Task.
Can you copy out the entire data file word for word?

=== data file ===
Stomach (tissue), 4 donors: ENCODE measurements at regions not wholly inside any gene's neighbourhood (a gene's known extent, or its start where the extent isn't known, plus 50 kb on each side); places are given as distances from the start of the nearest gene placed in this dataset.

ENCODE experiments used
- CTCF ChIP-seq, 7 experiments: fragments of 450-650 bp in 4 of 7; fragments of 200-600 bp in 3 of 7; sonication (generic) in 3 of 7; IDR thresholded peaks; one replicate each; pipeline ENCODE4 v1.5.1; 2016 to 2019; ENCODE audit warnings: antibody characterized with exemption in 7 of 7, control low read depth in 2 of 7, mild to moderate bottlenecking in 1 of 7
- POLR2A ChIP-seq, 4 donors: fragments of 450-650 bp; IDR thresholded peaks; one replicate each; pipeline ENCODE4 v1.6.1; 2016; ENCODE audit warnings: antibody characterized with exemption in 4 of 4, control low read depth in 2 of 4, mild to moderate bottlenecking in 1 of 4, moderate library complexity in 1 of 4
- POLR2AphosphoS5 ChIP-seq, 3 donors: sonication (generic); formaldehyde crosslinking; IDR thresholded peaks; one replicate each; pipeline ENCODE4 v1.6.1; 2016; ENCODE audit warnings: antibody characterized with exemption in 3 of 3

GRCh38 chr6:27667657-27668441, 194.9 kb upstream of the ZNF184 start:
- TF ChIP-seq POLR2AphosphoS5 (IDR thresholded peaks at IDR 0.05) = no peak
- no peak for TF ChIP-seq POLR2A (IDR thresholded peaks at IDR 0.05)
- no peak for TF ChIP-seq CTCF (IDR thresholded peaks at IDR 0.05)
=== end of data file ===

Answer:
Stomach (tissue), 4 donors: ENCODE measurements at regions not wholly inside any gene's neighbourhood (a gene's known extent, or its start where the extent isn't known, plus 50 kb on each side); places are given as distances from the start of the nearest gene placed in this dataset.

ENCODE experiments used
- CTCF ChIP-seq, 7 experiments: fragments of 450-650 bp in 4 of 7; fragments of 200-600 bp in 3 of 7; sonication (generic) in 3 of 7; IDR thresholded peaks; one replicate each; pipeline ENCODE4 v1.5.1; 2016 to 2019; ENCODE audit warnings: antibody characterized with exemption in 7 of 7, control low read depth in 2 of 7, mild to moderate bottlenecking in 1 of 7
- POLR2A ChIP-seq, 4 donors: fragments of 450-650 bp; IDR thresholded peaks; one replicate each; pipeline ENCODE4 v1.6.1; 2016; ENCODE audit warnings: antibody characterized with exemption in 4 of 4, control low read depth in 2 of 4, mild to moderate bottlenecking in 1 of 4, moderate library complexity in 1 of 4
- POLR2AphosphoS5 ChIP-seq, 3 donors: sonication (generic); formaldehyde crosslinking; IDR thresholded peaks; one replicate each; pipeline ENCODE4 v1.6.1; 2016; ENCODE audit warnings: antibody characterized with exemption in 3 of 3

GRCh38 chr6:27667657-27668441, 194.9 kb upstream of the ZNF184 start:
- TF ChIP-seq POLR2AphosphoS5 (IDR thresholded peaks at IDR 0.05) = no peak
- no peak for TF ChIP-seq POLR2A (IDR thresholded peaks at IDR 0.05)
- no peak for TF ChIP-seq CTCF (IDR thresholded peaks at IDR 0.05)